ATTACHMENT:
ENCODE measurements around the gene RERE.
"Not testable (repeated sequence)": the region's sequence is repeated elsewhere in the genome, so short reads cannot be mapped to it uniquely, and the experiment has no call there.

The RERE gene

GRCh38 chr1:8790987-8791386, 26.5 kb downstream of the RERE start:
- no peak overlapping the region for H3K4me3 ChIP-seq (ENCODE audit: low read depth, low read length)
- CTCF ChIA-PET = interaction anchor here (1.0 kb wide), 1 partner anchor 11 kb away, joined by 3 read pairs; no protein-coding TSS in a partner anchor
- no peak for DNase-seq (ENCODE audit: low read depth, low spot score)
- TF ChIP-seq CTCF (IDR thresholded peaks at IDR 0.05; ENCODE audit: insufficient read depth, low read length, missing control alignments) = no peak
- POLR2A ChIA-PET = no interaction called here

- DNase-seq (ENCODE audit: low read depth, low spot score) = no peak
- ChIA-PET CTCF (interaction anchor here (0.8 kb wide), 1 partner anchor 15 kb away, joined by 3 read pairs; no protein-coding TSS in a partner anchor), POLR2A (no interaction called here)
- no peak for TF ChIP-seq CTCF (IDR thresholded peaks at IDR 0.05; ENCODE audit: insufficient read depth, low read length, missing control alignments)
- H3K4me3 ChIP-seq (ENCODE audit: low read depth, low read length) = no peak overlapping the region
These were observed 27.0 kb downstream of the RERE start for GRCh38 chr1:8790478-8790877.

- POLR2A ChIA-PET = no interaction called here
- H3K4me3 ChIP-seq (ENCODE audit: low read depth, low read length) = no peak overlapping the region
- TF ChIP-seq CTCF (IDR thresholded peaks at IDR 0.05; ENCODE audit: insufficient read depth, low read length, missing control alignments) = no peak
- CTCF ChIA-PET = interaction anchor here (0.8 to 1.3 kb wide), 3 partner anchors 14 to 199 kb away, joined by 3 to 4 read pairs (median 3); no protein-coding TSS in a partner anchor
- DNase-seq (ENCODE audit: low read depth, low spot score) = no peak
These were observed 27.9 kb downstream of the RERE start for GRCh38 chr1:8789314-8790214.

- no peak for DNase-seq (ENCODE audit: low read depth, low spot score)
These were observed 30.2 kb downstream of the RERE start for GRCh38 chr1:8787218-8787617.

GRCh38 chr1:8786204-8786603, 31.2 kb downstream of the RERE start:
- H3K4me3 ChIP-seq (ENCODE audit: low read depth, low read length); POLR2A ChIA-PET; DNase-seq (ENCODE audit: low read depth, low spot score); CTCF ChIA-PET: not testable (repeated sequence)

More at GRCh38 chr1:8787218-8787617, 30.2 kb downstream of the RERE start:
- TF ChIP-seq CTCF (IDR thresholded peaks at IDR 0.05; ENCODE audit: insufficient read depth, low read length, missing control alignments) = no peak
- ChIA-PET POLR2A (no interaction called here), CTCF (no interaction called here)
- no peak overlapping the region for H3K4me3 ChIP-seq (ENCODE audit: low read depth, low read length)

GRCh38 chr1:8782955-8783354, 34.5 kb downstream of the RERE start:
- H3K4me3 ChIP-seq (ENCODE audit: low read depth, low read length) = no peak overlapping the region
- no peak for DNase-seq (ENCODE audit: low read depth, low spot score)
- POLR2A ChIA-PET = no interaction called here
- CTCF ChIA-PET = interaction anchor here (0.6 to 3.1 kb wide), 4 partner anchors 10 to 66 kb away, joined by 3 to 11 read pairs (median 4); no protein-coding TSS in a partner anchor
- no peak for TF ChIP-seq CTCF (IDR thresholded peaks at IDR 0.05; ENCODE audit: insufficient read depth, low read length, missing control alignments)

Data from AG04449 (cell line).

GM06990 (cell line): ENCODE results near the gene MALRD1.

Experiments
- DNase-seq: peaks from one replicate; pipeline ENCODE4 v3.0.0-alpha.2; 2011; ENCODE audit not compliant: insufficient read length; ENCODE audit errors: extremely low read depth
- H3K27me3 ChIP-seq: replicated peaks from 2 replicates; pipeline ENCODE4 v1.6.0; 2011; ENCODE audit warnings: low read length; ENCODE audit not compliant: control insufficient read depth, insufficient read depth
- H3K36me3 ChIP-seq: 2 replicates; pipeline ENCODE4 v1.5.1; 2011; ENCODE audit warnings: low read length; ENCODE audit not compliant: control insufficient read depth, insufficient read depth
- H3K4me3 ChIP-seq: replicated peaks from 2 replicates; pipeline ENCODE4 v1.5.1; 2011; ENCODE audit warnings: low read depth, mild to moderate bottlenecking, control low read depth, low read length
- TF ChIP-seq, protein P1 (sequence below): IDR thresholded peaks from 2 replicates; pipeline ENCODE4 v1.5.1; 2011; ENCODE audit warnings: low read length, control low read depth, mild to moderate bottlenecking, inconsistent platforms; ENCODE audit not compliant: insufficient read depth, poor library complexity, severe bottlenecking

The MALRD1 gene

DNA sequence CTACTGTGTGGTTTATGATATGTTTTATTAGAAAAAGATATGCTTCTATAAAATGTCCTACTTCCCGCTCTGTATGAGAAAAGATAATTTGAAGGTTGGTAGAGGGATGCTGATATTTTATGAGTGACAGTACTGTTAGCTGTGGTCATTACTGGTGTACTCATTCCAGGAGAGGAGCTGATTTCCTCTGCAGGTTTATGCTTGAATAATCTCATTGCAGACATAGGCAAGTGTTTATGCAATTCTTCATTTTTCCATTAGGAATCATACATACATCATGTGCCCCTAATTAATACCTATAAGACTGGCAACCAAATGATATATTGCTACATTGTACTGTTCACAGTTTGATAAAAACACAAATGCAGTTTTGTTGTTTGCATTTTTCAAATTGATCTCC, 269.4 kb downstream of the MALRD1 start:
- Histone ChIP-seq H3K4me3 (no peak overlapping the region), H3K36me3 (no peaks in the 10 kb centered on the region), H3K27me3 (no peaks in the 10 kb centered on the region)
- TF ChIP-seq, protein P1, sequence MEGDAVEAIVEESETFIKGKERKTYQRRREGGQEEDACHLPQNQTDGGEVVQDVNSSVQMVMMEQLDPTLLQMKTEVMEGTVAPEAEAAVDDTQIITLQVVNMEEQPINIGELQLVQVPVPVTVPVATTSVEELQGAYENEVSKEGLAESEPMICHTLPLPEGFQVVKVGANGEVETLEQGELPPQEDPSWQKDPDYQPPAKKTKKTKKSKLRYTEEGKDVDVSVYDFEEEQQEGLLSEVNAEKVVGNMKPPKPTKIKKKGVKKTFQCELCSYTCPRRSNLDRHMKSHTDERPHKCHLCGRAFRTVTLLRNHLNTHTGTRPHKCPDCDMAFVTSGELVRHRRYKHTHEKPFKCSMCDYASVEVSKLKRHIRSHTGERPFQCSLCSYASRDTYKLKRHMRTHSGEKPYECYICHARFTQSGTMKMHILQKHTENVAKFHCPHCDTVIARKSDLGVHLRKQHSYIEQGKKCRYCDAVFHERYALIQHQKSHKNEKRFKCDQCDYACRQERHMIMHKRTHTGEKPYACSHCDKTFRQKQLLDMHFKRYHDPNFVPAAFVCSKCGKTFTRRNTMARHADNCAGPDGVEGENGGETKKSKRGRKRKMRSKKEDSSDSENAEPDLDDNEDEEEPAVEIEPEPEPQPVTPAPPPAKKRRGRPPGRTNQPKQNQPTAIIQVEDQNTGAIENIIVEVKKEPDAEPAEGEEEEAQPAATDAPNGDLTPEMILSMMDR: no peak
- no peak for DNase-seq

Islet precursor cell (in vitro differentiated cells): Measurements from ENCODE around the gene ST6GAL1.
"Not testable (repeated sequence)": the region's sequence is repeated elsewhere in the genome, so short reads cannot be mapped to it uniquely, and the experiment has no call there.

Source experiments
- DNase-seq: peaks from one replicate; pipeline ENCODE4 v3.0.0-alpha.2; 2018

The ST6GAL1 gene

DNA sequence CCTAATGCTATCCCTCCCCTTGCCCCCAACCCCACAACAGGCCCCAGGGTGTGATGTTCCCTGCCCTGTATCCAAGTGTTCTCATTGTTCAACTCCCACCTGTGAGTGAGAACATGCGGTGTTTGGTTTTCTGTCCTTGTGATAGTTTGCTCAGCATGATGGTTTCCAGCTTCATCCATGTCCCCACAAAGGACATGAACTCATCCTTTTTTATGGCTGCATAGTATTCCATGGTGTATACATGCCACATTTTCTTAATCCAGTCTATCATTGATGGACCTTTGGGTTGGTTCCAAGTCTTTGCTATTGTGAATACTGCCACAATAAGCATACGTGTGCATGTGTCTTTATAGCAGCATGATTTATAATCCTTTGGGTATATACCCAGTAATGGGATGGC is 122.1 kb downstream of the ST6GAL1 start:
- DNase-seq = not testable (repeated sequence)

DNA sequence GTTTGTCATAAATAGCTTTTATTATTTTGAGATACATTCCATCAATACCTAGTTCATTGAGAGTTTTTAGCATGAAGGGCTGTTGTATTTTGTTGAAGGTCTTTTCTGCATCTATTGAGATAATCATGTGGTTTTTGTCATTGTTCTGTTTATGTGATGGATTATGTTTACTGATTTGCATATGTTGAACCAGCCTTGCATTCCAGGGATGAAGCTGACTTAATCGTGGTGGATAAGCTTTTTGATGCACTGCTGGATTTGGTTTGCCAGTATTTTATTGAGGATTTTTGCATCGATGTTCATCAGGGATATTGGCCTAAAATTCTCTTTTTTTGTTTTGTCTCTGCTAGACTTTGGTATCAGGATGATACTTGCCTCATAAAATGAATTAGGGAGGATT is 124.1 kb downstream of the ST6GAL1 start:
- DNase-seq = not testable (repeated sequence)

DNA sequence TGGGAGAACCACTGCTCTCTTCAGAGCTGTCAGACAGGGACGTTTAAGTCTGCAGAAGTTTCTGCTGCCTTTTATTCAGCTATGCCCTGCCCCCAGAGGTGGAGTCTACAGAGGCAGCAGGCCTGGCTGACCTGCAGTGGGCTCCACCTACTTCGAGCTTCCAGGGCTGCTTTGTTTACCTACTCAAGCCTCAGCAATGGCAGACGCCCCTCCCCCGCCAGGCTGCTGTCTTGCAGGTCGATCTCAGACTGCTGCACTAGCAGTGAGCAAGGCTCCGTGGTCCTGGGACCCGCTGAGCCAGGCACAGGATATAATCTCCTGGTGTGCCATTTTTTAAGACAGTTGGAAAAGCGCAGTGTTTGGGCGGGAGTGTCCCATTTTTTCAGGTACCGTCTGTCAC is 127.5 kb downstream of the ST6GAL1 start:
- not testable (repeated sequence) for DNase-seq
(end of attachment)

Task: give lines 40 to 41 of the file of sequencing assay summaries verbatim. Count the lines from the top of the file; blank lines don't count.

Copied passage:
- H3K36me3 ChIP-seq: 2 replicates; pipeline ENCODE4 v1.5.1; 2011; ENCODE audit warnings: low read length; ENCODE audit not compliant: control insufficient read depth, insufficient read depth
- H3K4me3 ChIP-seq: replicated peaks from 2 replicates; pipeline ENCODE4 v1.5.1; 2011; ENCODE audit warnings: low read depth, mild to moderate bottlenecking, control low read depth, low read length